Disability activists, both inside and outside the LGBTQ community, have long protested these concessions for being patronising. For example, numerous disability activists throughout the world have openly condemned the usage of the phrases ‘Divyang’ and ‘Divyangjan’ in most official government publications and speeches because they insensitively glorify disability.

United Nations Committee on the Rights of Persons with Disabilities (CRPD) has labelled the name “Divyangjan” as contentious and evocative of pejorative terms like “mentally sick.”

According to a publication, the United Nations Committee on the Rights of Persons with Disabilities (CRPD) has labelled the name “Divyangjan” as contentious and evocative of pejorative terms like “mentally sick.” Inclusion, accommodation, and respect are exactly what individuals with disabilities deserve. Essentialization and unwelcome exaltation are not acceptable.

Within the context of Indian LGBTQ activism, I feel the following should be done right away:

  • The issue of the disabled requires additional compassion and consideration. People with disabilities should be given appropriate accommodations in LGBTQ spaces, both online and offline, and their presence should be acknowledged and appreciated. 
  • On dating sites, there is still a lot of toxic, ableist discourse, particularly among homosexual males who frequently body-shame each other, pass obscene comments about each other, and cast aspersions on those who do not fit into society’s unrealistic body standards. People with various physical shapes, scars, and disabilities are frequently chastised for not being ‘attractive enough.’ A lot of this problematic terminology is referred to as “personal choice” and “unique dating preferences,” but I believe that if individuals with disabilities are frequently embarrassed and discriminated against for just being themselves, it can no longer be considered a personal decision. Rather, it is a systemic issue that must be considered in the context of ableism and discrimination as a whole.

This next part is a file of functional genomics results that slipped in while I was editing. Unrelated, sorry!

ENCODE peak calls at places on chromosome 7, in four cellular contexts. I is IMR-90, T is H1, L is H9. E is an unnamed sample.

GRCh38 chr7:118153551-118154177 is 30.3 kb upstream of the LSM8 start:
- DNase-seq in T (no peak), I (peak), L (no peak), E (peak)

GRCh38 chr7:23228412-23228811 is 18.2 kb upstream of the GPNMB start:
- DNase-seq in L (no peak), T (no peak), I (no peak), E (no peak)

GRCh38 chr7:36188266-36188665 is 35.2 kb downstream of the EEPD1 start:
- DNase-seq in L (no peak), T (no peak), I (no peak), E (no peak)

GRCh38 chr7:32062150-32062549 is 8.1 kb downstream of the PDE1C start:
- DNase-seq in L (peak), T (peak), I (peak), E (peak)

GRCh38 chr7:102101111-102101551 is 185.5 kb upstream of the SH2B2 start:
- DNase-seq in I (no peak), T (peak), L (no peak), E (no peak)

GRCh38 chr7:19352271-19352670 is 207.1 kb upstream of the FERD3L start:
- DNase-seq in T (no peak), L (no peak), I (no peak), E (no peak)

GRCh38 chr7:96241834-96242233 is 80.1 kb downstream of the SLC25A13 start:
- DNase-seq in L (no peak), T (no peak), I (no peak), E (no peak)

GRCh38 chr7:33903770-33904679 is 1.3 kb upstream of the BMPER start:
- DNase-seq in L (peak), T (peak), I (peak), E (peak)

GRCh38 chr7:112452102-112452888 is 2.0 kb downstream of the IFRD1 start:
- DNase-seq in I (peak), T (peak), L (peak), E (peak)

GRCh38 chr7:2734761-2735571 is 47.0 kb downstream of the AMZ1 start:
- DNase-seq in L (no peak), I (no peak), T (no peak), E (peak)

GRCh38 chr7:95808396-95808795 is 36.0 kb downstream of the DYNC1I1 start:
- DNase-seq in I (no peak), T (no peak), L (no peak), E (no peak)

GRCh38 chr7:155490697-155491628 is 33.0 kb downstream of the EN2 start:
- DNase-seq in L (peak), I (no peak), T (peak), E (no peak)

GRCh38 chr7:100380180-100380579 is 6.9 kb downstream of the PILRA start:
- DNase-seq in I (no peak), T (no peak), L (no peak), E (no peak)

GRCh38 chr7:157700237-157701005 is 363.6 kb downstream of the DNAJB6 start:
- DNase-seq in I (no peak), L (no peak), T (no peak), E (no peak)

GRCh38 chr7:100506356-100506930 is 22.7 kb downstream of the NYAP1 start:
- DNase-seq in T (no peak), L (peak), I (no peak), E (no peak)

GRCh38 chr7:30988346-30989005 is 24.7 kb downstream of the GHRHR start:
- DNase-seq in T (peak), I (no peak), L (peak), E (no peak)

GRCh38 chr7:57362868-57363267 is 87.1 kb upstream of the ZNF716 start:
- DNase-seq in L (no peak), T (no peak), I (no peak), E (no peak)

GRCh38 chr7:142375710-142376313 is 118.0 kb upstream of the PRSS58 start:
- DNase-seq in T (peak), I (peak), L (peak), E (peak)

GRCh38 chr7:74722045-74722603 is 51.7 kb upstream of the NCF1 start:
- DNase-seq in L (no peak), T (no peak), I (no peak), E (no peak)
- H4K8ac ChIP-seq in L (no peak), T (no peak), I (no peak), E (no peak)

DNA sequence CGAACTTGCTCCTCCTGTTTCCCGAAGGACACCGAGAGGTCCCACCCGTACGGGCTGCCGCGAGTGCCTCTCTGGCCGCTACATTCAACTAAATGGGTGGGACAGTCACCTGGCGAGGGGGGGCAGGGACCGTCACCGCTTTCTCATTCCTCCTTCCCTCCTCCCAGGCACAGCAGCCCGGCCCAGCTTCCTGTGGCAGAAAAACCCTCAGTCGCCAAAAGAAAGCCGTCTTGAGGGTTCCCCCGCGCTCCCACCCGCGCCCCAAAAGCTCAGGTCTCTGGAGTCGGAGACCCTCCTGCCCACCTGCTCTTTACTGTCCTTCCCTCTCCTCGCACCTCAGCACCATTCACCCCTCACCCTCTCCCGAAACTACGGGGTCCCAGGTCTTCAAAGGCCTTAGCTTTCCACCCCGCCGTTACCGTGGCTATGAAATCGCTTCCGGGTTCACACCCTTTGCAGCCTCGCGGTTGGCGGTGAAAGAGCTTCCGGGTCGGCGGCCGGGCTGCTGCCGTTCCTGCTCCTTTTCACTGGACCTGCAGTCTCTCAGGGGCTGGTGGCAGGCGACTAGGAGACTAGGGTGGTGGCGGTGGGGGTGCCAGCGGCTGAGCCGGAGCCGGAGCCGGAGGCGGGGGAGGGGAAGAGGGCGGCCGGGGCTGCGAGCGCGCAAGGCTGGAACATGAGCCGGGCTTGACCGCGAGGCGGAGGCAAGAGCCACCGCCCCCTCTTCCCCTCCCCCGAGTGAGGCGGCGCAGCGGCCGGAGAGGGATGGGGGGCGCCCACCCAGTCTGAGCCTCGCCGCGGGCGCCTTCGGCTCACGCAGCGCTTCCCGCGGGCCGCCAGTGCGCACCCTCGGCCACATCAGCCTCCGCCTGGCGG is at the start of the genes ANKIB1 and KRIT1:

• Issues such as non-binary disabled people’s access to affordable healthcare and free/affordable mental health support for persons with intellectual and learning disabilities should be immediately addressed by the LGBTQ community.
  • LGBTQ activists should strive to get anti-discrimination legislation passed at the state and federal levels that ban discrimination not only based on sexual orientation, gender identity, and gender expression but also based on disability. This should be applied to all areas, including housing, work, and healthcare.
  • In LGBTQ spaces, non-binary persons with disabilities should feel safe enough to tell their stories. Their experiences should be properly chronicled by the media, and their voices should be elevated.

For a community to mobilise for acceptance from others, it must first embrace its individuals who are different. The road to inclusion is undoubtedly long and difficult, but it is not impossible. What it takes is a consistent effort, a long-term commitment, unwavering perseverance, and unwavering willpower.

Also Read: End racism: We all bleed the same colour

(Sumit Agarwal is a public relations specialist, storyteller, media relations specialist, disability and inclusion SDG ambassador.)

(Disclaimer: The views expressed in the article above are those of the author’s and do not necessarily represent or reflect the views of Autofintechs.com. Unless otherwise noted, the author is writing in his/her personal capacity. They are not intended and should not be thought to represent official ideas, attitudes, or policies of any agency or institution.)